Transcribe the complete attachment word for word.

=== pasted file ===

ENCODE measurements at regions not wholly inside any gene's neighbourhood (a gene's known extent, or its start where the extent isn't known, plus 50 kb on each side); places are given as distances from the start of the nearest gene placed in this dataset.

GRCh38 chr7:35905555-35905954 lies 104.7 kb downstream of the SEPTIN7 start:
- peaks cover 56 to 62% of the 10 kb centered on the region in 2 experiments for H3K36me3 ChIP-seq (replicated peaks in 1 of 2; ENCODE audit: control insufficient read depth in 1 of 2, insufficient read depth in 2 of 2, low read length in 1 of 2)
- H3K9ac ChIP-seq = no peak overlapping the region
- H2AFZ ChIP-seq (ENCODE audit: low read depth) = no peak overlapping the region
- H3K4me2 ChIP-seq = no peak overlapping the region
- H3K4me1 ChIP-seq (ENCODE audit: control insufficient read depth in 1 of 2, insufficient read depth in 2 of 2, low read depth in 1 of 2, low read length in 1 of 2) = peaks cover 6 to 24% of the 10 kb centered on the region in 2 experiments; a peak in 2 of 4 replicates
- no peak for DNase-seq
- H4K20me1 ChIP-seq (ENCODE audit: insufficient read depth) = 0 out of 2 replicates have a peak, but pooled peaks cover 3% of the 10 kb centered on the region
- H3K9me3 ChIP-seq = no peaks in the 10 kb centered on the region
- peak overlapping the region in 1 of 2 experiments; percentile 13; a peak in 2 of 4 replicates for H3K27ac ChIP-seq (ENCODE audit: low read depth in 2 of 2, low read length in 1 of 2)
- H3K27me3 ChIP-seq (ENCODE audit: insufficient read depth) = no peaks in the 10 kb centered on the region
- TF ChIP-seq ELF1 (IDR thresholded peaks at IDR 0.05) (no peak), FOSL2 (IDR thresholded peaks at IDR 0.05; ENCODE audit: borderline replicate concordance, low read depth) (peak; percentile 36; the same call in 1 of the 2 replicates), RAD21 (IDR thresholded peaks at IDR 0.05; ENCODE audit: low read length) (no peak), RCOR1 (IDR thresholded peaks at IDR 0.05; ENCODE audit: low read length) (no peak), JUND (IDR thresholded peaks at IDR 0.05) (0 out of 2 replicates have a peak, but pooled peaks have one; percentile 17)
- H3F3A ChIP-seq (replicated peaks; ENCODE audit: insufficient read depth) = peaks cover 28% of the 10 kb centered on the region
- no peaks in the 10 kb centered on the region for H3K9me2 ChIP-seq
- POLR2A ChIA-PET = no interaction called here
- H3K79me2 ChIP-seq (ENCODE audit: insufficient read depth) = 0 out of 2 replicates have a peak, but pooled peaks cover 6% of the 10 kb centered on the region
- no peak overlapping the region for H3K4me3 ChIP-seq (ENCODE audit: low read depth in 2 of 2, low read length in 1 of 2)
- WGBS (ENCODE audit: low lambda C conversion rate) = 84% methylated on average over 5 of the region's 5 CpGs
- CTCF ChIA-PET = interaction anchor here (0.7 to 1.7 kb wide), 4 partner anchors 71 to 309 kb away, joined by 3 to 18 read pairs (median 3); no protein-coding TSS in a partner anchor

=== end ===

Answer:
ENCODE measurements at regions not wholly inside any gene's neighbourhood (a gene's known extent, or its start where the extent isn't known, plus 50 kb on each side); places are given as distances from the start of the nearest gene placed in this dataset.

GRCh38 chr7:35905555-35905954 lies 104.7 kb downstream of the SEPTIN7 start:
- peaks cover 56 to 62% of the 10 kb centered on the region in 2 experiments for H3K36me3 ChIP-seq (replicated peaks in 1 of 2; ENCODE audit: control insufficient read depth in 1 of 2, insufficient read depth in 2 of 2, low read length in 1 of 2)
- H3K9ac ChIP-seq = no peak overlapping the region
- H2AFZ ChIP-seq (ENCODE audit: low read depth) = no peak overlapping the region
- H3K4me2 ChIP-seq = no peak overlapping the region
- H3K4me1 ChIP-seq (ENCODE audit: control insufficient read depth in 1 of 2, insufficient read depth in 2 of 2, low read depth in 1 of 2, low read length in 1 of 2) = peaks cover 6 to 24% of the 10 kb centered on the region in 2 experiments; a peak in 2 of 4 replicates
- no peak for DNase-seq
- H4K20me1 ChIP-seq (ENCODE audit: insufficient read depth) = 0 out of 2 replicates have a peak, but pooled peaks cover 3% of the 10 kb centered on the region
- H3K9me3 ChIP-seq = no peaks in the 10 kb centered on the region
- peak overlapping the region in 1 of 2 experiments; percentile 13; a peak in 2 of 4 replicates for H3K27ac ChIP-seq (ENCODE audit: low read depth in 2 of 2, low read length in 1 of 2)
- H3K27me3 ChIP-seq (ENCODE audit: insufficient read depth) = no peaks in the 10 kb centered on the region
- TF ChIP-seq ELF1 (IDR thresholded peaks at IDR 0.05) (no peak), FOSL2 (IDR thresholded peaks at IDR 0.05; ENCODE audit: borderline replicate concordance, low read depth) (peak; percentile 36; the same call in 1 of the 2 replicates), RAD21 (IDR thresholded peaks at IDR 0.05; ENCODE audit: low read length) (no peak), RCOR1 (IDR thresholded peaks at IDR 0.05; ENCODE audit: low read length) (no peak), JUND (IDR thresholded peaks at IDR 0.05) (0 out of 2 replicates have a peak, but pooled peaks have one; percentile 17)
- H3F3A ChIP-seq (replicated peaks; ENCODE audit: insufficient read depth) = peaks cover 28% of the 10 kb centered on the region
- no peaks in the 10 kb centered on the region for H3K9me2 ChIP-seq
- POLR2A ChIA-PET = no interaction called here
- H3K79me2 ChIP-seq (ENCODE audit: insufficient read depth) = 0 out of 2 replicates have a peak, but pooled peaks cover 6% of the 10 kb centered on the region
- no peak overlapping the region for H3K4me3 ChIP-seq (ENCODE audit: low read depth in 2 of 2, low read length in 1 of 2)
- WGBS (ENCODE audit: low lambda C conversion rate) = 84% methylated on average over 5 of the region's 5 CpGs
- CTCF ChIA-PET = interaction anchor here (0.7 to 1.7 kb wide), 4 partner anchors 71 to 309 kb away, joined by 3 to 18 read pairs (median 3); no protein-coding TSS in a partner anchor